Memory Globes


Memory Globes

Zone 14

Kylie Legge and Jane Summers

‘In the centre of Fedora, that grey stone metropolis, stands a metal building with a crystal globe in every room. Looking into each globe, you see a blue city, the model of a different Fedora. These are the forms the city could have taken if, for one reason or another, it had not become what we see today. In every age someone, looking at Fedora as it was, imagined a way of making it the ideal city, but while he constructed his miniature model, Fedora was already no longer the same as before, and what had been until yesterday a possible future became only a toy in a glass globe.’ Italo Calvino, Invisible Cities.

Captured in small glass globes, like an island is surrounded by water, these works are more or less there. They aim to capture the mystery of the island, a place apart from the world, a world in themselves. Reinvented, fantasy objects, islands are both connected and separate, part of our common mythology and shadows of their real selves. Apart from the physical and geographical aspects of islands and the very real complex relationships between people and the land, there is also the psychological islands that we hold in our minds; floating fragments of memory. It is this idea of ‘on island’ that Kylie and Jane are trying to explore; the idea of some thing triggering an emotional, psychological or sensory response or trying to capture that fleeting and impossible to possess ‘precious moment’. Our work talks less of the physical or attainable ideologies of islands and more of the intangible places and spaces that we all file away in our minds and on a more existential level the idea of being and not being. Just as snow domes aim to capture the essence of a place, a person or a moment so to do our Memory Globes aim to trigger a connection to another time, another moment. Some additional thoughts on islands from Jane Summers.

“For the first 4 1/2 years of the 5 years that I have been living in the USA my visa was stamped ‘Legal Alien’. It gave me no access to social securities, to vote or authorization to work. I was locked out of participating fully in society. I could be here on the soil of the USA but it did not allow me to be involved in its systems of acknowledgement. The label itself ‘Legal Alien’ denotes that I am not of this place. I am not illegal but I am not familiar and I am not foreign, I am alien. I mention this as I now have a new perspective on immigration and the psychological affects this applies to people who are displaced. By no means do I mean to compare my situation to those of people who are fleeing conflict, disease, natural disasters, or war , as I have chosen to move here and privileged enough to do so, but it makes me question the idea of land and particularly the notion of islands differently. What does Island or land mean to people all over the world, and what will it mean in the future with over population, climate change, and the increasing economic and political challenges…”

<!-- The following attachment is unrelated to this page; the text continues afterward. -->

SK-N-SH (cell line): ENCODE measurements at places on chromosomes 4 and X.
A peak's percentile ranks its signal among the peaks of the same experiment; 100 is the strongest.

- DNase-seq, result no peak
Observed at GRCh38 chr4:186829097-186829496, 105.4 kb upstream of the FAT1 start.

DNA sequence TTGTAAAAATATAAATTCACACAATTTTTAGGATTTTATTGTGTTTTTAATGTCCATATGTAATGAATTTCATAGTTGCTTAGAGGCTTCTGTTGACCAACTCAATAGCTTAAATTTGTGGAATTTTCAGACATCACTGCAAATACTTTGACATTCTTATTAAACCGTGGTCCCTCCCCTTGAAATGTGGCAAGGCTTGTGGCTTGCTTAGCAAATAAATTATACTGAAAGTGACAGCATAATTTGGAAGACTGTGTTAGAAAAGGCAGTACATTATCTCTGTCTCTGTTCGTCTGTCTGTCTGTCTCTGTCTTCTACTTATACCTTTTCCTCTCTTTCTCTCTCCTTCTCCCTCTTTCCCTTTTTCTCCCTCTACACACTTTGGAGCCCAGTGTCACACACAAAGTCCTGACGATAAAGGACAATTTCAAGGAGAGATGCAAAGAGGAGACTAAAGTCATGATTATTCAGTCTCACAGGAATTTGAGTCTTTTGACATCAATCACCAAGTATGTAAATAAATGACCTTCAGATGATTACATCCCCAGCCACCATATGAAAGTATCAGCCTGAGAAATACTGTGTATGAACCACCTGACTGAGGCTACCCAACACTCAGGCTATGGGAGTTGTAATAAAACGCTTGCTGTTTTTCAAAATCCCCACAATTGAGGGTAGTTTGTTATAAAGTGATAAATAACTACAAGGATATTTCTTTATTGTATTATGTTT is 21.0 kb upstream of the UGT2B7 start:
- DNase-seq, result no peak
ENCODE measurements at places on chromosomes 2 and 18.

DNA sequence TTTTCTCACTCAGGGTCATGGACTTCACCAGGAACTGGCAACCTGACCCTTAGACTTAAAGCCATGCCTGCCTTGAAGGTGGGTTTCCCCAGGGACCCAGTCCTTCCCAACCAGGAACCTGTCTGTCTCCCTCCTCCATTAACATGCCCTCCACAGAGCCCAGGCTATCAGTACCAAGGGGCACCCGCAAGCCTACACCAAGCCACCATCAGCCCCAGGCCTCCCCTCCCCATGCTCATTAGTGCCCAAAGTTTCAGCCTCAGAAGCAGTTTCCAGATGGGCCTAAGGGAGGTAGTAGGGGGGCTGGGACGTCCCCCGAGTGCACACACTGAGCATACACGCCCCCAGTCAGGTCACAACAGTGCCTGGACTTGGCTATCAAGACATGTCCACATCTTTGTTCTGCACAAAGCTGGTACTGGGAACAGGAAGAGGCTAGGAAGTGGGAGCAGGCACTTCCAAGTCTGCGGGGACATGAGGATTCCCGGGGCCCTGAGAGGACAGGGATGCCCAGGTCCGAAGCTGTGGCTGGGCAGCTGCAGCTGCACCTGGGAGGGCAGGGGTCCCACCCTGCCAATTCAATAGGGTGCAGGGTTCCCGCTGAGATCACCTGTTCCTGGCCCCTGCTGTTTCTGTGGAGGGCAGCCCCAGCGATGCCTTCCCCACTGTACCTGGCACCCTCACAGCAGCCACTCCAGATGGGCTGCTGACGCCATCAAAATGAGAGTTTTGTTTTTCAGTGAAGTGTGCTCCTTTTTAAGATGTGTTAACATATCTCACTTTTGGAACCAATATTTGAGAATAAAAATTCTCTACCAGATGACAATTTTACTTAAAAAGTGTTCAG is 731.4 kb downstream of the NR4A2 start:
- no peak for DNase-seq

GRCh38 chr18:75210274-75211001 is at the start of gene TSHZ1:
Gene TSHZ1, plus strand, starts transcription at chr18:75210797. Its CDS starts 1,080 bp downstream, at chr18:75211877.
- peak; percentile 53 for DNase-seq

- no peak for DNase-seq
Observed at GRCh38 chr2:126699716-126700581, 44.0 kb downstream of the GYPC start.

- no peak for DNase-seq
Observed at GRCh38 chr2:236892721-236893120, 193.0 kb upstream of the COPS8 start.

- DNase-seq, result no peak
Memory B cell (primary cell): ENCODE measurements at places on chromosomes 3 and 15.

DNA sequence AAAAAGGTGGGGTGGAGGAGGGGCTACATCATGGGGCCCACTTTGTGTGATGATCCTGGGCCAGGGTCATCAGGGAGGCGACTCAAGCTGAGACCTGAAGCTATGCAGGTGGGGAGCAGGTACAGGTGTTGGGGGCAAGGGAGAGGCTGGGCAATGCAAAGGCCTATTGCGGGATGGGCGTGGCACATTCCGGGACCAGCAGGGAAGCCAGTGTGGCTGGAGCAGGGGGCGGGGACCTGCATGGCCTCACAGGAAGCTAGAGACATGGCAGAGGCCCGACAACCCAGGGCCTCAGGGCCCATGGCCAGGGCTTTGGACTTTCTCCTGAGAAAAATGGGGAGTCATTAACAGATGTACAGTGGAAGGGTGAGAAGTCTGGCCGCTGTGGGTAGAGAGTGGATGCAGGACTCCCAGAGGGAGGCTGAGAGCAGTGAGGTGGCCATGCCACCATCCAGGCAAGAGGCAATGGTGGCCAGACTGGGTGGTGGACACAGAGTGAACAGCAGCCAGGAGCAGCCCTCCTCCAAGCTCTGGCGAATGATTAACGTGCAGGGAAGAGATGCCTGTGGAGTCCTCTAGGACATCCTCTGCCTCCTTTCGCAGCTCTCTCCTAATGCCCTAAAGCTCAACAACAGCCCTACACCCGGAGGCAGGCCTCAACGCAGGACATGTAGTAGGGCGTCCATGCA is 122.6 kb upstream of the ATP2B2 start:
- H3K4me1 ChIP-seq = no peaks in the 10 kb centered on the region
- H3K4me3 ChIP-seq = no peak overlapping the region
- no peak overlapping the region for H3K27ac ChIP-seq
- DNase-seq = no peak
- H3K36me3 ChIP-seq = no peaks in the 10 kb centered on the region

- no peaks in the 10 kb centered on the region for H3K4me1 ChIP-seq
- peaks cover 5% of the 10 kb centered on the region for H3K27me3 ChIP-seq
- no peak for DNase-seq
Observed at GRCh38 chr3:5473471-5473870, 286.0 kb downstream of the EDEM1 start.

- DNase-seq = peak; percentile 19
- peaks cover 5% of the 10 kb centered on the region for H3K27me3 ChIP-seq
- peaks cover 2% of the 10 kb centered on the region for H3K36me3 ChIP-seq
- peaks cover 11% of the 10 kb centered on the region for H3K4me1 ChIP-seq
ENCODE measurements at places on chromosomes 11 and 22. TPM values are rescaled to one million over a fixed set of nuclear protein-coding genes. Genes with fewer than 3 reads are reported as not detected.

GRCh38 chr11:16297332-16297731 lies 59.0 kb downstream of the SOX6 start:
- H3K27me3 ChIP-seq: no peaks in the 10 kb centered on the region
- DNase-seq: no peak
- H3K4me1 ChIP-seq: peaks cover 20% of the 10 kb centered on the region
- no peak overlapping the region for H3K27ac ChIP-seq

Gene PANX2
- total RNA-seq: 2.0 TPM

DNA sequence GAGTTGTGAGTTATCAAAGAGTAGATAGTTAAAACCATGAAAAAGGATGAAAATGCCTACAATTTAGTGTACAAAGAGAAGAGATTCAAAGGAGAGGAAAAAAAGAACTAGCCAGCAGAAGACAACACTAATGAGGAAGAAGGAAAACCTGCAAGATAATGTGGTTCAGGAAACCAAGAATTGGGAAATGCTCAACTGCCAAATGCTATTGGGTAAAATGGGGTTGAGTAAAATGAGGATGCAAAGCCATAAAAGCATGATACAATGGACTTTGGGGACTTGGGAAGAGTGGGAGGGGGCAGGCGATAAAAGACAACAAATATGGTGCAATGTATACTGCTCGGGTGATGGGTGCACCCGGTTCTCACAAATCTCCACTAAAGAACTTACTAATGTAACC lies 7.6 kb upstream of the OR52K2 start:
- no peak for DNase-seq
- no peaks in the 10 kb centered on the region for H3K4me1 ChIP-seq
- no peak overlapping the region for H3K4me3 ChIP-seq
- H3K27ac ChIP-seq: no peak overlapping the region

Kylie and Jane have collaborated on several projects before in Australia but never across continents, and the trans-Pacific communication has been somewhat challenging, as Jane now lives in Los Angeles. However, it has brought an appropriate perspective to the notion and title of the exhibition ‘On islands’.

Kylie had a sense of what she wanted to say for the exhibition and snow domes provided a very helpful constraint to our exploration. Jane had been working on sculptural ideas around exoskeletons and shadows of things. The ideas connected both in terms of content but also scale; we needed a size that was transportable from LA to Sydney.

The other advantage of the domes was that we needed a vessel of sorts to allow both of us to work on the same thing simultaneously on different sides of the ocean. We first thought we would use natural materials and Jane would make fragile ephemeral pieces from fish scales, lizard skins, leaves and hair, however we soon realized customs would not be favorable to our idea and confiscate our pieces on arrival.

While the time lags and lack of face to face have provided their own constraints they have also given us both the opportunity to experience being both separate and together on this project, imagining what the other is thinking and developing more options than perhaps we would normally have.